El hacha / la hacha? | SpanishDict Answers
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1 Vote

I asked this question as a response to the 5/13/10 "palabra del día" but got no response, so I am opening a new thread:

I am confused about the word "hacha" : is it feminine or masculine? In the site dictionary and my Spanish dictionary, it is listed as a feminine noun. In the heading of this thread and several posts, it is used as a masculine noun. In the account of John the Baptist's beheading in Mateo 3:10, "el hacha" is used.

Is this one of those words that has a different meaning when used with different articles? If so, what do "la hacha" and "el hacha" mean?

Could "la hacha" mean a "hatchet" and "el hacha" mean an "axe"?

  • Posted May 13, 2010
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7 Answers

2 Vote

¡Hola!

I cannot help wondering if the answer to your question lies in the "La agua" or 'El agua" domain similar to this:

 

..........................El Agua not La Agua...................................

This is taken from our own Span¡shD!ct Reference page in re Definite Articles:

Exceptions

When a feminine and singular noun begins with a stressed á or ha, the masculine definite article is used instead to aid in pronunciation. When the same noun is plural, the regular feminine article is used.

Exceptional Definite Articles

Singular ─ Plural

el águila ─ las águilas

el alma ─ las almas

el agua ─ las aguas

el hambre ─ las hambres

To see the entire Reference Article,

Look Here

 

Muchos saludos/Best regards,

Moe

  • I had not thought of this. You may be right! - LaBurra May 13, 2010 flag
  • stressed "a" does not mean that the "a" must have an accent mark like in the example, just that the first syllable must be stressed.. - 0074b507 May 13, 2010 flag
2 Vote

I'm suggesting it should be Ser una hacha en algo

masculine article, feminine word

Many times, there is doubt over whether to say 'esta aula' or 'este aula'; 'este agua' or 'esta agua'. The rule is the following: only the articles el, un and the indefinites algún and ningún proceed in masculine form feminine nouns that begin with the accented a (ha).

The rest of the determinants (and adjectives) following their normal feminine form. For example:...read the article

1 Vote

¡Hola!, Lisbeth:

Even if my previous answer is correct, when used with the indefinite article or when used in the plural it seems to me the feminine gender of the noun shows itself once again as in;

Hizo una hacha de armas (note in the word of the day I'm suggesting the masculine indefinite article has been incorrectly used)

and

Ser un hacha en algo - To be a wizard at something

Isn't this all messed up. I'm suggesting it should be Ser una hacha en algo - To be a whiz (not wizard) at something.

Should we mark your thread for administrator attention to bring a light on to the word of the day??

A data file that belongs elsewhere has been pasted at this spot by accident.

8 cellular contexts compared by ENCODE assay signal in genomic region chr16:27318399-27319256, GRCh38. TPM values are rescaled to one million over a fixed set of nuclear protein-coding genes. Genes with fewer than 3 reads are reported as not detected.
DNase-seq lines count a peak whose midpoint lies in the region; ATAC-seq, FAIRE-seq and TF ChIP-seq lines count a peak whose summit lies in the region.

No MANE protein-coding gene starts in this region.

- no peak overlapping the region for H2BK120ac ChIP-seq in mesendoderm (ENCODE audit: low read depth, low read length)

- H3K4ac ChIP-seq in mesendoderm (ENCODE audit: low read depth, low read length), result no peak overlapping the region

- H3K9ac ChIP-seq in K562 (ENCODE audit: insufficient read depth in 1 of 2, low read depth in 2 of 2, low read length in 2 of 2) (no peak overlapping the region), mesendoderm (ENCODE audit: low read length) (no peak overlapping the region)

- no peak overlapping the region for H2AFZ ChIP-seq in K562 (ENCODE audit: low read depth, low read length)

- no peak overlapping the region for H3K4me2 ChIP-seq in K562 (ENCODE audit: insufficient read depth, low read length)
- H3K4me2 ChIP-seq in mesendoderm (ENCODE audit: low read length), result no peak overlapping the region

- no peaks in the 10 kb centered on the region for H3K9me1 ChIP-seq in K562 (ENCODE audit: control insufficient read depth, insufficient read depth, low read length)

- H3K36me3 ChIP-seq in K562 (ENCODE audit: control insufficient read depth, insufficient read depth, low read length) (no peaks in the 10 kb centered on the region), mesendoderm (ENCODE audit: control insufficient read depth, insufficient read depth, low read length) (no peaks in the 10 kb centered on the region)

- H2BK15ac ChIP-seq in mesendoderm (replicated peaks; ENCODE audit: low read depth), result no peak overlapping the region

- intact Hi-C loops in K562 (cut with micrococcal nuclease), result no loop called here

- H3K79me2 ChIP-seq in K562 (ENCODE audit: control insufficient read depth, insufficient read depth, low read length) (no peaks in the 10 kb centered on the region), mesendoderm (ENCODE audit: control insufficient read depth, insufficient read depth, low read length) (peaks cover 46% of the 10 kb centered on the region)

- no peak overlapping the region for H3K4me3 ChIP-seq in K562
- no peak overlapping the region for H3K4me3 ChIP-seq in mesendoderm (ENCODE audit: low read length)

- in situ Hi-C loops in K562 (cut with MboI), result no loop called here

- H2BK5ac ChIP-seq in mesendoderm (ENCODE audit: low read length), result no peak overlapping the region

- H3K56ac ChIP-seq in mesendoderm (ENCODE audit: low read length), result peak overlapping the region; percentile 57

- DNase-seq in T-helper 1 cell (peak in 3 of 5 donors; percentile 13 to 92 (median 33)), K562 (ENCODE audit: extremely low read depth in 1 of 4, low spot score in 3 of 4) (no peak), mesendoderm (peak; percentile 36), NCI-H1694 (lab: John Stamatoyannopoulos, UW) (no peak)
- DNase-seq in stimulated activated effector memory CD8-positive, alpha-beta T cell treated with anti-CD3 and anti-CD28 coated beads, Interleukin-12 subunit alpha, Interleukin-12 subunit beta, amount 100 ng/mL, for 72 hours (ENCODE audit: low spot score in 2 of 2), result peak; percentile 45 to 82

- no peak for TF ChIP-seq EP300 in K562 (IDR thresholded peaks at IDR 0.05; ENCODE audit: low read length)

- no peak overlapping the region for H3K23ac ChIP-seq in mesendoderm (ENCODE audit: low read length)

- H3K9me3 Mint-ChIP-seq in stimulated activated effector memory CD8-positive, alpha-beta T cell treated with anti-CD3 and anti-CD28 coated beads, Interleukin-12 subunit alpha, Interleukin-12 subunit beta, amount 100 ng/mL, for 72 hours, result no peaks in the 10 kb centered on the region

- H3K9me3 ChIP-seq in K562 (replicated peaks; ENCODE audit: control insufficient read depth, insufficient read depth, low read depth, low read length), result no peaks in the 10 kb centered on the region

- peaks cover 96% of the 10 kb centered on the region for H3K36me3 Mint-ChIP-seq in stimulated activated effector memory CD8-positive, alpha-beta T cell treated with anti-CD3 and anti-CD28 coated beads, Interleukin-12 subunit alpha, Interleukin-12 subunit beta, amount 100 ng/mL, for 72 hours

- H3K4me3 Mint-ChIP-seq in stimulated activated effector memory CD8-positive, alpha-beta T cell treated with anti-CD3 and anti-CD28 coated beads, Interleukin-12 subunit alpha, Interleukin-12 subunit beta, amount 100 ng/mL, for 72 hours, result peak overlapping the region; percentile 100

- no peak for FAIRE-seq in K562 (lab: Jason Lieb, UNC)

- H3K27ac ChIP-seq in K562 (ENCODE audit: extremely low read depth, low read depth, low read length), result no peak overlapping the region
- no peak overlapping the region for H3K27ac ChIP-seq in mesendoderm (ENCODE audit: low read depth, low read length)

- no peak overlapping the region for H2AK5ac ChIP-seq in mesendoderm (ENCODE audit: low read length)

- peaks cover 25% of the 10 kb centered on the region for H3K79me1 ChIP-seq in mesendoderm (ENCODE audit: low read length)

1 Vote

As Moe said, a femenine word with the first letter A or HA stressed, will use el as the article in singular.

hacha1.

(Del lat. *fascŭla, cruce de facŭla, pequeña antorcha, y fascis, haz).

  1. f. Vela de cera, grande y gruesa, de forma por lo común de prisma cuadrangular y con cuatro pabilos.

  2. f. Mecha que se hace de esparto y alquitrán para que resista al viento sin apagarse.

  3. f. Haz de paja liada o atada como faja, usada alguna vez para cubiertas de chozas y otras construcciones de campo.

~ de viento.

  1. f. hacha (‖ mecha de esparto y alquitrán).

□ V.

paje de hacha


hacha2.

(Del fr. hache, y este del franco *hapja).

  1. f. Herramienta cortante, compuesta de una gruesa hoja de acero, con filo algo convexo, ojo para enastarla, y a veces con peto.

  2. f. Baile antiguo español.

~ de abordaje.

  1. f. Mar. hacha pequeña con corte por un lado y por el otro un pico curvo muy agudo, el cual se clavaba en el costado del buque enemigo y servía de agarradero al tomarlo al abordaje.

~ de armas.

  1. f. Arma que se usaba antiguamente en la guerra, de la misma hechura que el hacha de cortar leña, para desarmar al enemigo, rompiéndole las armas que lo defendían.

desenterrar alguien el ~ de guerra.

  1. loc. verb. coloq. Iniciar un período de hostilidad o enfrentamiento.

ser alguien un ~.

  1. loc. verb. coloq. Ser muy diestro o sobresalir en cualquier actividad.

□ V.

callo de hacha

lengua de hacha

maestro de hacha

Real Academia Española © Todos los derechos reservados

1 Vote

I answered in the thread for you, lis:

Lis said:

I am confused about this word: is it feminine or masculine? In the site dictionary and my Spanish dictionary, it is listed as a feminine noun. In the heading of this thread and several posts, it is used as a masculine noun. In the account of John the Baptist's beheading in Mateo 3:10, "el hacha" is used.

Is this one of those words that has a different meaning when used with different articles? If so, what do "la hacha" and "el hacha" mean?

Hacha, same thing with agua, always feminine. The article el is used to avoid cacofonía.

La hacha does not exist.

1 Vote

Hizo un hacha de armas (note in the word of the day I'm suggesting the masculine indefinite article has been incorrectly used)

No Moe, Quentin found it, we call him the finder hereraspberry

1 Vote

However and commonly you'll hear "l'acha" in Mexico. It's a kind of contraction in the way of speaking. I haven't heard anyone saying clearly "pásame el hacha" and the common way is pásame l'acha... well this can be tricky because you can hear "pásame'l hacha" with the same speaking contraction.

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